Personality and identity.
Article 8 issues have sometimes arisen in the context of adopted or fostered children seeking to know the identity of their birth parents. Adoption systems usually provide for high levels of confidentiality.
In Odievre v France the natural mother had requested that her identity not be disclosed. French law did not allow a mechanism for the child to learn about her biological mother. The court accepted that information is within the scope of Article 8. By 10 to 7, the court decided that the balance did not breach Article 8. Some minority judges indicated that the state should establish an independent authority to consider matters case by case.
In Jaagi v Switzerland a 67-year-old sought to exhume the remains of the person whom he believed to be his father for DNA testing. The court emphasised that the right to know one’s identity does not decrease with age. The court held that the refusal by authorities breached Article 8.
In Shofman v Russia the registered father discovered via DNA that he was not the father of a child. There was a strict time limit for challenging which was found to be unnecessary and thereby breach article 8.
Similarly, in Phinikaridou v Cyprus, a deathbed confession of true paternity by the applicant\’s mother could not be challenged due to time limits. This was also found to breach Article 8 as unnecessarily restrictive.
In Paulik v Slovakia a DNA test established that the registered father was not the biological father some 38 years after birth. There was a violation because the national law did not allow the position to be reversed.
In Rozanski v Poland the applicant was seeking to establish paternity where the national provisions did not allow for proper consideration of the possibility. There was a breach of Article 8, because of the absence of adequate state mechanisms to consider the matter.
In X, Y & Z v UK 1997 a female-to-male transsexual in a stable relationship was artificially inseminated by an anonymous donor. The registrar indicated that only the biological man could be registered as father. Because states were allowed a wide margin of appreciation and there was no consensus on the issue the majority held there to be no breach. A number of dissenting judges held to the contrary.
In Buckley v UK a gypsy who lived a nomadic lifestyle challenged the refusal of planning permission for a caravan on her land. The refusal did not breach the guarantee because the planning legislation pursued a legitimate state objective and its procedural framework allowed expression to be given to individual circumstances. There was no established home.
In Chapman v United Kingdom, the person had moved onto land and were refused planning permission. Although the enforcement of planning affected their private and family life and home, the interference was justified as necessary in a democratic society. The planning process could consider e various issues including the cultural and identity issues of people of different backgrounds. Seven dissenting judges were prepared to find that there was a violation.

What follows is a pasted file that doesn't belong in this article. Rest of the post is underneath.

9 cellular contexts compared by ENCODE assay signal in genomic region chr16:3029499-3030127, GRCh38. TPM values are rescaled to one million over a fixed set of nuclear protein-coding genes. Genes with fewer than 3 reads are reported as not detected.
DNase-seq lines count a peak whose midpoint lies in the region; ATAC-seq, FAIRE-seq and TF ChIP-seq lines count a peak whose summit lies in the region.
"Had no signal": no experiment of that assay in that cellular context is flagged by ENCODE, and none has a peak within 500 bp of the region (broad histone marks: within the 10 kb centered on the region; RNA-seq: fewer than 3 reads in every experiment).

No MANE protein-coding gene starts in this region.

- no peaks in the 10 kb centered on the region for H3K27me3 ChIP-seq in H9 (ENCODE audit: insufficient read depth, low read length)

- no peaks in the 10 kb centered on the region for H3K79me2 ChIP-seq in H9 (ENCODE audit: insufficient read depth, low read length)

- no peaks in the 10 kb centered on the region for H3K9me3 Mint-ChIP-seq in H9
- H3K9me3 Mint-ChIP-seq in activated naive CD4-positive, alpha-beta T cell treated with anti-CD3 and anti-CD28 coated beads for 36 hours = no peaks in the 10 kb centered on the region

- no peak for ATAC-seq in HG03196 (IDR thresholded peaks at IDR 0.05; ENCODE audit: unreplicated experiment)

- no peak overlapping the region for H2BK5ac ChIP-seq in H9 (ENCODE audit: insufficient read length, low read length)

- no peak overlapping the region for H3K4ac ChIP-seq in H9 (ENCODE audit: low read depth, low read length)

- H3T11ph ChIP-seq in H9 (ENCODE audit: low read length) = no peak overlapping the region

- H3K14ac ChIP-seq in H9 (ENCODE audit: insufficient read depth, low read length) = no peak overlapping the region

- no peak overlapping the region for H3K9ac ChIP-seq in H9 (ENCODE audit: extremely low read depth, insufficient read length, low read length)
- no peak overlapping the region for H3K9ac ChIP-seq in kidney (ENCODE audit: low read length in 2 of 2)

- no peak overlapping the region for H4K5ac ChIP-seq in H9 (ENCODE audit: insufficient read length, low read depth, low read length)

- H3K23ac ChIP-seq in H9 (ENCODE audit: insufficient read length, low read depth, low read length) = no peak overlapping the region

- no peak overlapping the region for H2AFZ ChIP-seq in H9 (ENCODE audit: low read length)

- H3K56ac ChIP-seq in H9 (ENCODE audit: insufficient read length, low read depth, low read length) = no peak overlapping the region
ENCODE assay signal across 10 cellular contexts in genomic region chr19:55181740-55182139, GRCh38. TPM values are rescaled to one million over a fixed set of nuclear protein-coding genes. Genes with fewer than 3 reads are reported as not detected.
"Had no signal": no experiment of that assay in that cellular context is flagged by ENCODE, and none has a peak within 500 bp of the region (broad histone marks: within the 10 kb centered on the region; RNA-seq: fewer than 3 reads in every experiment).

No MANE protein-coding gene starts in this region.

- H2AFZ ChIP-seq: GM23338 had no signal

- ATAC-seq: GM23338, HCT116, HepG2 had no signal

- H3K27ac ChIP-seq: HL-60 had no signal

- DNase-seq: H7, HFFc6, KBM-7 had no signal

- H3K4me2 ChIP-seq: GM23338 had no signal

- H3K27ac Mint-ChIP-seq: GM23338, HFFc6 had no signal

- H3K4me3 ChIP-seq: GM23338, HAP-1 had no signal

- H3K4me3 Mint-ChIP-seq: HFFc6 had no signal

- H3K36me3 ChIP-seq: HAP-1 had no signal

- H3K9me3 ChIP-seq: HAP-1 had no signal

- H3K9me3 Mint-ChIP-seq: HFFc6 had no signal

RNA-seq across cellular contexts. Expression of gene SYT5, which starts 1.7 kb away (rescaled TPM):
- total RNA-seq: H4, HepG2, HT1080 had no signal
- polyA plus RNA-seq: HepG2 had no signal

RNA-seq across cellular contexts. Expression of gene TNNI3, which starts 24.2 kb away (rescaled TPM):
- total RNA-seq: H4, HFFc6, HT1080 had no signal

By the early 2000 there was a growing consensus on the cultural identity of groups
In Connors v UK summary procedures were employed to remove persons from the local party traveller site. The summary scheme was disproportionate and breached Article 8 lacking sufficient process. The local authority failed to weigh sufficiently the position of minorities requiring special consideration for their needs and lifestyle within the regulatory framework.
In Aksu v Turkey a book about the gypsies of Turkey was claimed to be offensive and contain negative stereotyping. The court held that the state\’s positive obligation to protect private life was not breached. The protection for freedom of expression weighed in the balance and the decision was made within the state\’s margin of appreciation.
In Ciubotaru v Moldova the state refused to register a person\’s Romanian ethnic identity and deemed them to be of another ethnic identity. This was considered by the court to be an element of private life and identity, particularly by designating them with another ethnicity. The refusal was held to breach Article 8 in the circumstances.
in Kuric v Slovenia. The applicants’ status as permanent residents were removed after independence in 1991 because they had citizenship in another former Yugoslavian state. The measures breached Article 8. The implications for the persons concerned were not justified by measures necessary in democratic state to achieve a legitimate aim of national policy.
In Burghartz v Switzerland the husband had chosen the wife\’s family name, and this was recognised under German law. They were Swiss nationals and Switzerland\’s refused on their return, to allow the husband to use his surname with his wife’s surname although a wife would be permitted to use her family name with that of her husband. The European Court recognised that a name is part of personals identification and link to family and that Article 8 applies. There was a violation of Article 8 despite the state\’s right to regulate names. The regulations were discriminatory and unnecessary in circumstances where the wife was allowed to use both family names.
In Stjerna v Finland the applicant was not permitted to change his name. It was recognised that a name was a critical part of identification, but the regulation was within the state\’s margin of appreciation.
In Axl v Finland the official spelling of a name breached the Convention. There was no evidence that the mandatory form of the name was required to preserve cultural and linguistic law identity.